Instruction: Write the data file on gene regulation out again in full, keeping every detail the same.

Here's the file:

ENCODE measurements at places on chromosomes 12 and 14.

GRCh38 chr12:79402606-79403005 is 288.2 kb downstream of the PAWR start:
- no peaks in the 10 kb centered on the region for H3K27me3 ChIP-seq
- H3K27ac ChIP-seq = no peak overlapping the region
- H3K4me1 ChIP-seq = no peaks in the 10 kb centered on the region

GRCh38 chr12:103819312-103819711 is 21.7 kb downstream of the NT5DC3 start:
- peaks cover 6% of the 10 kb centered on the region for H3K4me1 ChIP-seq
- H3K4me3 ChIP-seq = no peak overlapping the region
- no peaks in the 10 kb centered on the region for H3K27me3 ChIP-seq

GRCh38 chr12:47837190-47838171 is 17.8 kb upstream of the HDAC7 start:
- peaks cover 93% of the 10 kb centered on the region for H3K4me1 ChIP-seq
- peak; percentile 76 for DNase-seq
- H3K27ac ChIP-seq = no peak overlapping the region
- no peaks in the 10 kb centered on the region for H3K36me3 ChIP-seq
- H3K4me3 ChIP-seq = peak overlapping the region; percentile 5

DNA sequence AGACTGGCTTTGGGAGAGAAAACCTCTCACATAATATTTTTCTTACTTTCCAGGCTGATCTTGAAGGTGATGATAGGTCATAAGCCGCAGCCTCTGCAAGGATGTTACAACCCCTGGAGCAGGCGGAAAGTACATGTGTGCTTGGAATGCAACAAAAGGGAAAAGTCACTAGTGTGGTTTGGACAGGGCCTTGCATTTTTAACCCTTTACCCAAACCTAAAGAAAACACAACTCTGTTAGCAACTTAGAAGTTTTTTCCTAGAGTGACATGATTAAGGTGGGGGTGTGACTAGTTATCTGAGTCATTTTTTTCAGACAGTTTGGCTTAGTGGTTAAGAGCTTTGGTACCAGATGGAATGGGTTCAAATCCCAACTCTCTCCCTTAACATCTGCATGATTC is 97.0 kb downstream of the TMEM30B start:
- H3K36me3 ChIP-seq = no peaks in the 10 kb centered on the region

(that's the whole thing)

ENCODE measurements at places on chromosomes 12 and 14.

GRCh38 chr12:79402606-79403005 is 288.2 kb downstream of the PAWR start:
- no peaks in the 10 kb centered on the region for H3K27me3 ChIP-seq
- H3K27ac ChIP-seq = no peak overlapping the region
- H3K4me1 ChIP-seq = no peaks in the 10 kb centered on the region

GRCh38 chr12:103819312-103819711 is 21.7 kb downstream of the NT5DC3 start:
- peaks cover 6% of the 10 kb centered on the region for H3K4me1 ChIP-seq
- H3K4me3 ChIP-seq = no peak overlapping the region
- no peaks in the 10 kb centered on the region for H3K27me3 ChIP-seq

GRCh38 chr12:47837190-47838171 is 17.8 kb upstream of the HDAC7 start:
- peaks cover 93% of the 10 kb centered on the region for H3K4me1 ChIP-seq
- peak; percentile 76 for DNase-seq
- H3K27ac ChIP-seq = no peak overlapping the region
- no peaks in the 10 kb centered on the region for H3K36me3 ChIP-seq
- H3K4me3 ChIP-seq = peak overlapping the region; percentile 5

DNA sequence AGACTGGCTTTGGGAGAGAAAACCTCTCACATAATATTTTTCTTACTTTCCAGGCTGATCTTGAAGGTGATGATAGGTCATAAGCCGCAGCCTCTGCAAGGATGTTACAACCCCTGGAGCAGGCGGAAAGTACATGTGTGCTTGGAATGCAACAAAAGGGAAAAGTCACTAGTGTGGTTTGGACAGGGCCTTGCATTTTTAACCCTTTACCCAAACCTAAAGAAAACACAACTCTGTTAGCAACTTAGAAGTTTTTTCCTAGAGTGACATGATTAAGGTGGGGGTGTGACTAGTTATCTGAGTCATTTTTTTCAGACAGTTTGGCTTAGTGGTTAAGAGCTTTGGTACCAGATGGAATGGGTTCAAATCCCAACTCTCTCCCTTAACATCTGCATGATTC is 97.0 kb downstream of the TMEM30B start:
- H3K36me3 ChIP-seq = no peaks in the 10 kb centered on the region